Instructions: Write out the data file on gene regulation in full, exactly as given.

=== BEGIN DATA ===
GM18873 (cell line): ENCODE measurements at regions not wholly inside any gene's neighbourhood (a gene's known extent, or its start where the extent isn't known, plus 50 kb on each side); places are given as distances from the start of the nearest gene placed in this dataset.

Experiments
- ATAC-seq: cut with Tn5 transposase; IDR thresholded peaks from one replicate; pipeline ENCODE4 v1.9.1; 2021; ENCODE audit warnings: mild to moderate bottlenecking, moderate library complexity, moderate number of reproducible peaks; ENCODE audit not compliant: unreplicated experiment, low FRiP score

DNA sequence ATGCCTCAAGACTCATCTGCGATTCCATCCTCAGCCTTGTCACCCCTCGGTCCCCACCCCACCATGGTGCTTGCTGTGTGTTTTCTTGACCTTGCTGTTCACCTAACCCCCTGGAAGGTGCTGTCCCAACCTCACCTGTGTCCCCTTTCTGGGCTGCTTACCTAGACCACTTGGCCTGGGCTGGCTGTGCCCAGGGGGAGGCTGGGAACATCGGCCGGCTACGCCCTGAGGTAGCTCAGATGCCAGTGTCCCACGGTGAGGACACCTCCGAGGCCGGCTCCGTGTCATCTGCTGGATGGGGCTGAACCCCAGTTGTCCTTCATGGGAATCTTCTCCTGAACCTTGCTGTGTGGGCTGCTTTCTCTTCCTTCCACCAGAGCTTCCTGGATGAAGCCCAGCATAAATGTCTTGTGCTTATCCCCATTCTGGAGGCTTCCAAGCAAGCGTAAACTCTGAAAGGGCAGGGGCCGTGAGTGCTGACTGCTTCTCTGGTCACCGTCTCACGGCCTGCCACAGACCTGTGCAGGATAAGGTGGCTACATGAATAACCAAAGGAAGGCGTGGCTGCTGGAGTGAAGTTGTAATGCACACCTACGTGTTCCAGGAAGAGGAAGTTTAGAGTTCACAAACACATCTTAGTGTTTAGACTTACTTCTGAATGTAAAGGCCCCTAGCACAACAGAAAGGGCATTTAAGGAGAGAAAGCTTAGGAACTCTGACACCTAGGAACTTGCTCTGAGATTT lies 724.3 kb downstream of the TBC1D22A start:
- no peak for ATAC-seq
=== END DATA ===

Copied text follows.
GM18873 (cell line): ENCODE measurements at regions not wholly inside any gene's neighbourhood (a gene's known extent, or its start where the extent isn't known, plus 50 kb on each side); places are given as distances from the start of the nearest gene placed in this dataset.

Experiments
- ATAC-seq: cut with Tn5 transposase; IDR thresholded peaks from one replicate; pipeline ENCODE4 v1.9.1; 2021; ENCODE audit warnings: mild to moderate bottlenecking, moderate library complexity, moderate number of reproducible peaks; ENCODE audit not compliant: unreplicated experiment, low FRiP score

DNA sequence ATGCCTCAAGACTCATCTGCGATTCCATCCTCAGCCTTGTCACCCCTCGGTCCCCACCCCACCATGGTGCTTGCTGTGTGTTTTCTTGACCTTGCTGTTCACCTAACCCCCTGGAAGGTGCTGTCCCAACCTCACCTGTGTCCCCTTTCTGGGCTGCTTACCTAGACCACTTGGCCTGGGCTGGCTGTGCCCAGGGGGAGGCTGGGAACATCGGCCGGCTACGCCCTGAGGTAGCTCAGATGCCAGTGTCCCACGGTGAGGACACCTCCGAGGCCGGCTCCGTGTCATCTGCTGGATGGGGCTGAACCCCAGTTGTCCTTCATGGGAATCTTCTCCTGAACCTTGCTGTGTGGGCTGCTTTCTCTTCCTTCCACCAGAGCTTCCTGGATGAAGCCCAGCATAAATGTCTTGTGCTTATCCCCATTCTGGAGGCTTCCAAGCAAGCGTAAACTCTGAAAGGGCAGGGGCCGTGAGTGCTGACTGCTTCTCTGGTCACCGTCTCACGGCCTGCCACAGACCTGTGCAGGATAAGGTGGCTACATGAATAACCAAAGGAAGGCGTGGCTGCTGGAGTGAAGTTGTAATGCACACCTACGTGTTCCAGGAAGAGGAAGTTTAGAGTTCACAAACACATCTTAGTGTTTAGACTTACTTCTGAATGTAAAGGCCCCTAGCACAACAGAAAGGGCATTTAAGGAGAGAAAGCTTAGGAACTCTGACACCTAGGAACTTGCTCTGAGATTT lies 724.3 kb downstream of the TBC1D22A start:
- no peak for ATAC-seq